In a rare incident, an unknown assailant reportedly fired shots near entrance to the US embassy outside Beirut.
BEIRUT — Lebanon’s security agencies opened an investigation Thursday into a late-night shooting on Wednesday outside the US embassy, according to US and Lebanese officials.
“At 10:37 p.m. local time, small arms fire was reported in the vicinity of the entrance to the US embassy,” Jake Nelson, an embassy spokesperson, confirmed in a press statement. “There were no injuries, and our facility is safe.”
Nelson added, “We are in close contact with host country law enforcement authorities.” The embassy is located in the town of Awkar, north of Beirut in the Metn district.
A Lebanese official speaking on condition of anonymity told the Associated Press that local security agencies had launched an investigation into the incident, including analyzing security cameras. He added that the Lebanese army had quickly deployed in the area and taken the necessary security measures following the shooting.
Conflicting reports have emerged about the incident. A source at Lebanese Internal Security told the local news outlet L’Orient Today that an unknown man armed with a Kalashnikov had opened fire in the direction of the embassy. He also confirmed that a probe had been launched.
The Lebanese news outlet LBCI cited its security sources as saying that the man arrived at the scene on a motorcycle, shot 15 rounds from a Kalashnikov and then rode away. Other local media reported the shots being fired from a black SUV and that a military vehicle belonging to the embassy had been hit.
No group has claimed responsibility for the shooting as of yet, and it remains unclear if it was politically motivated.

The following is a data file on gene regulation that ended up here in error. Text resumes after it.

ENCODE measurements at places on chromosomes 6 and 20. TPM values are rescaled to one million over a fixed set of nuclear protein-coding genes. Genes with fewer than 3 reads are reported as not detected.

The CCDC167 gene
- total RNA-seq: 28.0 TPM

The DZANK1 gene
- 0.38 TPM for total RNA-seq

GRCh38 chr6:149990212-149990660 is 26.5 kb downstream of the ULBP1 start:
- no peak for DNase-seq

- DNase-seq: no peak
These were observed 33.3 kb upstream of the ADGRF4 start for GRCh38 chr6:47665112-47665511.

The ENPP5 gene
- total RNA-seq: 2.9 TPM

Security incidents against the heavily fortified embassy compound have been rare in recent years, unlike during the civil war (1975–1990), when extremist groups launched attacks against US-related entities amid the deteriorating security condition and mounting sectarian tensions between Muslims and Christians.
In June 1976 in Beirut, members of the Popular Front for the Liberation of Palestine kidnapped, shot and killed the US ambassador to Lebanon, Francis E. Meloy Jr., his economic adviser, Robert O. Waring, and the embassy’s driver.
In April 1983, a car bomb detonated near the US embassy, at the time located in West Beirut, killing 63 people, including CIA staff members. The Islamic Jihad Organization, a group with ties to Iran, claimed responsibility for the attack. Following that bombing, the United States relocated the embassy to Awkar, in Christian-majority Metn.
Months later, in October 1983, two truck bombs struck military barracks in Beirut housing US Marines as well as French service members, both deployed as part of the Multinational Force in Lebanon as peacekeepers. The suicide bombing killed 241 American service members, making it one of the deadliest attacks against the Marine Corps. The Islamic Jihad Organization also claimed responsibility for that attack at the time.
In 1989 the United States closed the embassy in Metn and evacuated its staff due to security threats. It reopened in November 1990.
In an incident, in 2008, a car bomb targeted a US embassy vehicle in Beirut, killing three Lebanese and wounding 16 others, including an American and a local embassy employee.
The United States is in the process of building a new embassy on a 43-acre site adjacent to the current compound. Announced in 2015, its construction will reportedly cost more than $1 billion.
“The compound will provide a safe, secure, sustainable, and modern platform that supports US Embassy staff in representing the US Government to Lebanon and in conducting day-to-day diplomacy,” according to the embassy website.
The massive new compound has raised eyebrows in Lebanon, where Iran-backed Hezbollah holds significant sway.
Source : Al-Monitor